It’s estimated that as many as 10% of children aged 5-16 years have a clinically diagnosable mental health problem; yet 70% of adolescents who experience such issues will not have had appropriate interventions at a sufficiently early age.

Talking to young people about mental health and related issues is essential to reduce stigma, support those who experience short or long term problems, and – equally importantly – encourage positive mental health and wellbeing so that problems are less likely to develop.

Film is an ideal means of breaking the ice and starting the conversation. Into Film has a great selection of titles and resources which address this sensitive subject; movies are available free to all schools with an Into Film Club.

Titles for secondary include Moonrise Kingdom (12), Short Term 12 (15), Benny and Joon (12), A Beautiful Mind (12), Love and Mercy (12A), What’s Eating Gilbert Grape (12), Silver Linings Playbook, (15), Submarine (15) and Amy (15).

The organisation’s ‘Wellbeing – A Guide to Risky Behaviour’ resource uses selected films and activities to give young people a chance to discuss, in a non-personal, non-judgemental way, issues such as smoking, sex and relationships, drinking alcohol and taking illegal drugs. Also on offer are films and film-based resources that can be used to explore themes of bullying, identity, belonging and integration, disability and LGBT.

Here are three films Into Film recommends for opening up discussions on mental health.

Harvey (U, 11+)

An invisible white rabbit named Harvey is the unlikely hero of this 1950s comedy. He’s the best friend of Elwood P Dowd, a good-natured drunk whose family is trying to have him committed at the local asylum.

This deceptively lighthearted film is built around the whimsical conceit of Elwood’s friendship with Harvey – but it still has a lot to say about family, society, and what it is to be lonely.

  • What effect do Elwood and Harvey (together, and separately) have on people throughout the film? How do your first impressions change?
  • Why does Elwood’s sister Vita want to have him locked away? What realisation does she come to by the end of the film?
  • How is mental health care represented in the film? Consider the mix-up when Vita attempts to have Elwood committed, and the dynamics between Miss Kelly and Dr Sanderson, as well as the role of Dr Chumley. Why do you think the filmmakers chose to make a comedy for this theme?
Review starter

Elwood P Dowd is a mild-mannered man whose choice of company – a large white rabbit named Harvey – represents an inconvenience for his sister.


Mary and Max (12, 11+)

Neglected by her alcoholic mother, eight-year-old Mary Daisy Dinkle is desperate for company. Picking a name at random from a directory, she becomes unlikely pen pals with Max Jeremy Horowitz – a depressed, obese 44-year-old who has Asperger’s Syndrome. A touching correspondence of 20 years ensues in this unforgettable full-length claymation.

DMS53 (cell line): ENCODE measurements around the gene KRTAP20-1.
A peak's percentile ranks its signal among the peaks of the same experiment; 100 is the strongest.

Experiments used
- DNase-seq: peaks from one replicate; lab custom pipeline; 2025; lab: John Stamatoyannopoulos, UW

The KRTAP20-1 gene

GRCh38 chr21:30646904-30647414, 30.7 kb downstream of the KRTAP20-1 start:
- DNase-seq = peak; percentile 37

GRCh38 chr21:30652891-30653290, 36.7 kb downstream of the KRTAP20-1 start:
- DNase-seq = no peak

• Why do you think Mary’s world was brown and Max’s was black and white? What moments of colour were there, and why do you think this was?
  • How was Mary described at the opening of the film? How do you think her self-esteem affected her actions?
  • What was Max’s reaction to his diagnosis of Asperger’s Syndrome? Why was he so upset by Mary’s book, and how did he overcome these feelings?
Review starter

Lonely Mary is desperate for a friend, and when one day she sends a letter to a total stranger, she makes a much bigger impact on both their lives than she bargained for.


Amy (15, 14+)

This remarkable documentary tells the life story of the late singer/songwriter Amy Winehouse. Using a variety of film footage, we are with Amy from shy young teenager awkwardly messing around at parties, to international sensation and her struggles with fame, eating disorders and addiction.

Her extraordinary voice is heard throughout, resulting in a sombre, but heartfelt tribute to one of the most significant cultural figures of the 21st century.

  • The film contains interviews with a range of people close to Amy. How does the overall portrait of her compare to the image typically put forward in the media?
  • How did the film represent the warning signs that Amy’s mental and physical health was on the decline? How were these responded to by Amy and the people around her? Do you think there is any judgement implied in the portrayal of events?
  • We learn in the film that Amy never wanted to be famous. Are we right to hold celebrities up as role models? Do we have a right to know about their private lives? What effect can media attention have on the person in the spotlight?
Review starter

Talented artist Amy Winehouse made a huge impression on the world with her soulful music, but the effect of her fame was difficult to handle.


Into Film is a UK-wide organisation which puts film at the heart of young people’s education and personal development, through a network of extra-curricular film clubs, curriculum-linked and enrichment teaching resources, filmmaking opportunities, educator training, a free cinema based youth film festival, and annual awards. For information or to start a free Into Film Club, download resources or sign up for free training visit intofilm.org.